When did sewing machines become widely used?


Sewing is an art that dates back at least twenty thousand years. Originally, sewing was a bone needle and animal sinew affair. It was not until the 14th century that iron needles came onto the scene.

For centuries, sewing was a manual activity. Various attempts to come up with a sewing machine first appeared in the late 18th century. However, sewing machines didn’t become widely used until the 1800s when several major inventions occured.

Sewing machines of the 1800s

In 1830, a French tailor Barthelemy Thimonnier produced the first functional sewing machine. Walter Hunt followed with the first lockstitch machine in 1832. John Fisher, an English inventor, attempted to combine crucial innovations in 1844, but had a patent issue.

Elias Howe revolutionized the scene with a needle with an eye at the tip and thread from two sources. Later on, in 1851, Issac Singer combined Hunt and Howe’s innovations with his improvements leading to a patent infringement battle and the first patent pool in the 1850s.

What led to the popularity of sewing machines?

All these crucial innovations improved the sewing industry. Initially, sewing was manual. Manually meant sewing was at 50 stitches a minute. Elias Howe’s machine was five times better. Coupled with Hunt’s lockstitch and Singer’s vertical needle and treadle system, sewing machines became much more efficient.

At first, sewing machines were industrial. However, in 1856, Singer domesticated sewing machines, making them used widely. These factors, coupled with the following, led to the widespread use of sewing machines.

Efficiency

Manual sewing was a chore. At 50 stitches a minute, the fastest manual time, it could take hours to sew a garment. Sewing machines initially were five times better, which improved to twenty times faster in the late 19th century.

This meant that they were efficient enough for industrial use. Barthelemy Thimonnier’s machine produced uniforms for the French army. By the mid-1800s, sewing machines were churning out garments, shoes, and bridles for tailors to sell commercially.

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Domestication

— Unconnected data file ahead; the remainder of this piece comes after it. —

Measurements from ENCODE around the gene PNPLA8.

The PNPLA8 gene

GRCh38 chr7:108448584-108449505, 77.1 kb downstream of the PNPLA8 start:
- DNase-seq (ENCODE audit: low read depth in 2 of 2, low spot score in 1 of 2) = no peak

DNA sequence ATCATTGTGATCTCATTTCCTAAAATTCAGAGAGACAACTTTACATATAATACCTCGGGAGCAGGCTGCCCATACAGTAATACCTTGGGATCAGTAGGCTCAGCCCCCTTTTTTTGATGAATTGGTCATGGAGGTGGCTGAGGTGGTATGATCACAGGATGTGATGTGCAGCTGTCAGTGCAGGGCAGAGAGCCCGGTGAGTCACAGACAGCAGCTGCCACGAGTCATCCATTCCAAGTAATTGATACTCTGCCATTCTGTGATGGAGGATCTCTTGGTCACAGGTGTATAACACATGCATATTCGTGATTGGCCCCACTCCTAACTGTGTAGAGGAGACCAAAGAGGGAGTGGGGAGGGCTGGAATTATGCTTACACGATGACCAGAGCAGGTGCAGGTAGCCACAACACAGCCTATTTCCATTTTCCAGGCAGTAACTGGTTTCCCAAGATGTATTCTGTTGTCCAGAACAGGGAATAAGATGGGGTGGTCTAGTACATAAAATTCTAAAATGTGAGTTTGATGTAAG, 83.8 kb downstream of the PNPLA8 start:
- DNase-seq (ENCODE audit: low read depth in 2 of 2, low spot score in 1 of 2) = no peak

Up to the mid-1800s, sewing machines were big, cumbersome, and hand-cranked devices. They were only used industrially, due to the technical operations required. However, in 1856, Singer came up with a smaller treadle (or hand-cranked) version targeted for domestic use. He invested heavily in interchangeable parts, causing revenues to soar.

Family-friendly models such as the Turtleback, were cheaper, reliable, and easily operated. They began dominating the market.

Locals and women, in particular, we’re able to venture into the tailoring industry, creating jobs for themselves. Self-help groups, societies, and associations began teaching tailoring as a social-economic skill. Tailoring helped women, in particular, to acquire self-help skills and improve their standard of living.

Innovation

Older variants of the sewing machines were inefficient. Initially, sewing machines used needles with hooks until Howe’s eye needle invention came about. His two-thread source shuttle improved the sewing machine.

However, before Singer, sewing was horizontal and hand-cranked. Singer’s vertical needle and treadle operation system changed all this. Sewing machines became easy to learn to use and highly efficient.

Pooling of patents of innovations by significant inventors calmed patent wars of the 1850s. These allowed crucial developments in the sewing industry that are still in use today. Allen Wilson’s rotating hook and four feed motions and James Gibb’s automatic tension device in the late 1850s certainly improved sewing machines.

Globalization

With the revolution of the sewing industry in America in the 1850s, manufacturing industries spurred targeting domestic use. This led to the wide use of the machines domestically, which quickly spread internationally.